Archive for the ‘Federal Prison Camp’ Category

I am always asked about the food in prison so it I thought I would do a quick write-up.  It seems that television and crime shows always show the baloney sandwich or the mush of some prisons.  Although I only served a short time at the Atlanta Camp, I can affirm that the food there was not too bad.  It definitely lacked the spices and flavors of food from home, but it was decent. The chow hall offered a comfortable environment for eating. In retrospect, it was reminiscent of a school cafeteria.

At Atlanta, the menu followed a five-week cycle (as do most Federal Prisons).  The mornings brought pancakes, oatmeal, cereal, eggs (sometimes hard-boiled), and biscuits and gravy. I usually woke at 5am each morning to get my shower and get ready for the day to begin. I routinely walked to the chow hall around 6:00 and waited in line to get my helping of food. Some would bring their own cereal, oatmeal or other items from the commissary. (more…)

Since being released from prison, on August 21st, 2012, I have spoken to a number people about my time in the Federal Prison Camp.

Anyone who has read my blog and has had similar experiences to mine knows that I have tried to be as candid as possible in regards to what happens in the prison camp.  I’m not here to judge one person or another; no matter what their crime was or what their beliefs are.  I also believe that ever prisoner has a duty to make good use of their time while incarcerated.  In my case, I felt as if I had relied on my family long enough.  They didn’t mind helping me, and I will forever be grateful for their emotional and financial support.  I am practical, however, and I recognized that at some point I would need to sustain myself again.  Thinking of my family constantly, I decided that I needed to make the most of my time in prison.  Rather than spending my days mulling over all the bad things that I had done or been subjected to, I decided to look inward and reevaluate the patterns of my life.  I finally acknowledged that I alone was responsible for my troubles and decision.  I accepted that retribution and punishment were part of my choices I made.  Once I was able to come to peace with this I was able to find strength and begin the healing process.  The alternative would have been to cling to negativity and create an environment that in my opinion holds back so many prisoners.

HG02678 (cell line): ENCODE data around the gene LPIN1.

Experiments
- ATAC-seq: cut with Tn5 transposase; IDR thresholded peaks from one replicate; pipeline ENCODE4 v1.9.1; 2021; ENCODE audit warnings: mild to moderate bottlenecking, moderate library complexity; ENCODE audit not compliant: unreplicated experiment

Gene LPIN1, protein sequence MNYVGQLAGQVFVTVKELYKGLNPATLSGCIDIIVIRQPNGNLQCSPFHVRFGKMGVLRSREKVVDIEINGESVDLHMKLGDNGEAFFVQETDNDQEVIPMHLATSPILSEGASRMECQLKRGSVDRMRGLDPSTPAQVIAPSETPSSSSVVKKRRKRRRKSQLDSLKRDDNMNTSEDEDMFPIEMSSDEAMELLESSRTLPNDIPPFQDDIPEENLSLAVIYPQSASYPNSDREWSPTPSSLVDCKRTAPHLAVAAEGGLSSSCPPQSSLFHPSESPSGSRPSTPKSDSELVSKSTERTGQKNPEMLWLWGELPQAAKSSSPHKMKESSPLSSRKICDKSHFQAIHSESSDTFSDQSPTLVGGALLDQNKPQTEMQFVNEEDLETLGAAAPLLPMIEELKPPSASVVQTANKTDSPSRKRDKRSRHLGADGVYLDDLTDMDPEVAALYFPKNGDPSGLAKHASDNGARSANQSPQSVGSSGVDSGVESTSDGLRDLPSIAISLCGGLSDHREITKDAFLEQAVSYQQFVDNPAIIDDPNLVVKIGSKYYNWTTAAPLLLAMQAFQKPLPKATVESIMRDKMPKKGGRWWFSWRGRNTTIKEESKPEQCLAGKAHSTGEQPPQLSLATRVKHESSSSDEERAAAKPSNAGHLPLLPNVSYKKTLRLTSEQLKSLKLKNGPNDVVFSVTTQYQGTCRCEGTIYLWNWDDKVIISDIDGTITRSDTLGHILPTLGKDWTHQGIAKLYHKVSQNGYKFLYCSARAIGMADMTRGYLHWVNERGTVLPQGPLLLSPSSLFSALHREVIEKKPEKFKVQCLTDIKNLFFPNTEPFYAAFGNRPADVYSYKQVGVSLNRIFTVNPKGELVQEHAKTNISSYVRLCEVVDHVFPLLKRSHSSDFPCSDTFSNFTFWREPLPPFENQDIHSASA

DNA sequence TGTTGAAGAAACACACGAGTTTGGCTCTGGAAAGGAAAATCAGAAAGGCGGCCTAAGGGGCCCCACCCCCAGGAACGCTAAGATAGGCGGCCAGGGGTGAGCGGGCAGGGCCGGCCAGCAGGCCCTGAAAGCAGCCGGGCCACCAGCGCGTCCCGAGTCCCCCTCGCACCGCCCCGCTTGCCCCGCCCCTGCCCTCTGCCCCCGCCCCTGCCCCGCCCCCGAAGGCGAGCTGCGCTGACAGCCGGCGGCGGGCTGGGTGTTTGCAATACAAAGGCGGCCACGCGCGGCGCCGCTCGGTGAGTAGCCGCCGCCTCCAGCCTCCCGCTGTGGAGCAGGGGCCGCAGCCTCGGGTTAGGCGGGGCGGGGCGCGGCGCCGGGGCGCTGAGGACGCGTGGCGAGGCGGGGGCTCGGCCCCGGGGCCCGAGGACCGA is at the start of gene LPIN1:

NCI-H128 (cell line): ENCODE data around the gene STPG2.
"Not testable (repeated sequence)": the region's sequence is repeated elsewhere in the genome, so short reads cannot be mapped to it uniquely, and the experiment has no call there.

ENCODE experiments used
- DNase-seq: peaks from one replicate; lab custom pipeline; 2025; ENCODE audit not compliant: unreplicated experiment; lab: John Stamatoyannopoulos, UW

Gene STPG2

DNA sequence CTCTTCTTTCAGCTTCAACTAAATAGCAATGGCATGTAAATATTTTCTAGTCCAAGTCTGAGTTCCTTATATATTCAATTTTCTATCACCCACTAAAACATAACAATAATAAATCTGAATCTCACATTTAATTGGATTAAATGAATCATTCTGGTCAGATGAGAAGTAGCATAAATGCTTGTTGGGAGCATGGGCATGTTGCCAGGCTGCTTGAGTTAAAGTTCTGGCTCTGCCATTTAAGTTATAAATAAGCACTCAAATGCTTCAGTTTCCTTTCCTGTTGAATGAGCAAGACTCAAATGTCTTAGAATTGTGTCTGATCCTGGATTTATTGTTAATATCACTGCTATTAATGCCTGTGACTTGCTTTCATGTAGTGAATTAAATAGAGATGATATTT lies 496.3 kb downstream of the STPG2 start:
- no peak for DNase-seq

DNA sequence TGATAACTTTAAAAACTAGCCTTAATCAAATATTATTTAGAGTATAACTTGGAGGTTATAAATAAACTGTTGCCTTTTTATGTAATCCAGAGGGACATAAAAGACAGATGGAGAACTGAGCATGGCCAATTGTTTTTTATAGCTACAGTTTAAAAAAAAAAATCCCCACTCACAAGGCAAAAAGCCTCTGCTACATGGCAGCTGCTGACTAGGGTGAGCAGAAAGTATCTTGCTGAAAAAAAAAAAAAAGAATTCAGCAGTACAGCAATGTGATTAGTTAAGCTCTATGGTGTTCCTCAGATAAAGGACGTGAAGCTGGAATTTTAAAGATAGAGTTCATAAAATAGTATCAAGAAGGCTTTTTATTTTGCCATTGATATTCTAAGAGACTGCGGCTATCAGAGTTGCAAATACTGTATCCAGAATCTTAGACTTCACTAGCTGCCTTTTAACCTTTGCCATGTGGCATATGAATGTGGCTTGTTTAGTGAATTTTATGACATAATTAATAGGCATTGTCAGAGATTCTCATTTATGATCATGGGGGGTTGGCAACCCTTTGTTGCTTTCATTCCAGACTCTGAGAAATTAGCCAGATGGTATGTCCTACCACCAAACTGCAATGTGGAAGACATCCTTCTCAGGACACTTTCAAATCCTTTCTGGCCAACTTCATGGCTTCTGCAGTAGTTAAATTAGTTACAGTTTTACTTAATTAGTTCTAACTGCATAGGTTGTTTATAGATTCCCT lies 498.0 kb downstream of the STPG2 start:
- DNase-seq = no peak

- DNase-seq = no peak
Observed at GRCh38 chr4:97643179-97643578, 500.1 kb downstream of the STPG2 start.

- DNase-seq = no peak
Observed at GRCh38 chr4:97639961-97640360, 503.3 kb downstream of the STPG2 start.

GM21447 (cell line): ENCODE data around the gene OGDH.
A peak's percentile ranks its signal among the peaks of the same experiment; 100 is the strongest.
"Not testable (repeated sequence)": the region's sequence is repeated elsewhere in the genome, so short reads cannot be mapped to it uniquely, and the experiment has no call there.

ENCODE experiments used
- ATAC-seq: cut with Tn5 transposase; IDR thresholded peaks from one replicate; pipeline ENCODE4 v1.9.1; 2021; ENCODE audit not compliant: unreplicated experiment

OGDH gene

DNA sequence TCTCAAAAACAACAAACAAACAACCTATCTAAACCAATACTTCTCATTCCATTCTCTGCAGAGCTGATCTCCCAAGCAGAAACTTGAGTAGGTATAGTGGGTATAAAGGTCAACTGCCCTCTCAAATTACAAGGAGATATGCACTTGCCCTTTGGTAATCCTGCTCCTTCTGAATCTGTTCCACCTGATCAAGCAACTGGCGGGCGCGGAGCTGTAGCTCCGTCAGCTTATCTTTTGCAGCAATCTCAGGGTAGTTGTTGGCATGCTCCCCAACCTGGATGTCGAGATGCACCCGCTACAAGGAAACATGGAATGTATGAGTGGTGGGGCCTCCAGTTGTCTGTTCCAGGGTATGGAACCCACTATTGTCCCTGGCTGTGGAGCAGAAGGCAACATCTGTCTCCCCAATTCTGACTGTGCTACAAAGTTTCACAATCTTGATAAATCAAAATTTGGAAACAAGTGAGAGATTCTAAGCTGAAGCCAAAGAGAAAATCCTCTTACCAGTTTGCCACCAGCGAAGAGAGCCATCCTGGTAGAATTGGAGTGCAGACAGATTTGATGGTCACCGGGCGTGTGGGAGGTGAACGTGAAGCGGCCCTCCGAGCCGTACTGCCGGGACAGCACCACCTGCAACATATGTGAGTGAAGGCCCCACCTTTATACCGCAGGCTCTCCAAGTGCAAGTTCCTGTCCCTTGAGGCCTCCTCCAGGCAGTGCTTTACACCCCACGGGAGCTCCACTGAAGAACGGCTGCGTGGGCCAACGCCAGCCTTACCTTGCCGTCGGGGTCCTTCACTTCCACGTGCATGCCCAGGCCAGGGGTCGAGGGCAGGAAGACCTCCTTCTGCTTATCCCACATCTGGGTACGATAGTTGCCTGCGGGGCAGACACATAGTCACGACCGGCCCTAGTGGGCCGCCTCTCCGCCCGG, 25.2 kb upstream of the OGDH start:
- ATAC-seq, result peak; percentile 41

Not knowing what prison life was going to be like; except for those images depicted on television and the movies; I talked to several inmates upon my arrival in hopes of trying to decide the best way to get through my predicament.  My determinations…focus on the future, remember the past, but don’t dwell on it.  I figured that keeping the end in mind would be the only way to keep my sanity and ensure success when released.  Doing this will make sure that your days of confinement are much more productive and easier to get through. (more…)

I realize that it has been almost 7 months since I left the Atlanta Federal Prison Camp.  I often think about some of the guys I was there with and how they are doing.  One of things that we all shared was having to go through medical while at the prison.

If there was a frightening aspect of the prison it was the medical side of things.  My first encounter with the medical staff was while I was in the DCU.  It was the second day I was there and I hear the door unlock and a guard yell out my name.  I answered “Yes Ma’am”.  She said I’m here to give you your TB test.  She administered the test (simple shot in the arm) and told me they would be back in 48 hours to read the test. (more…)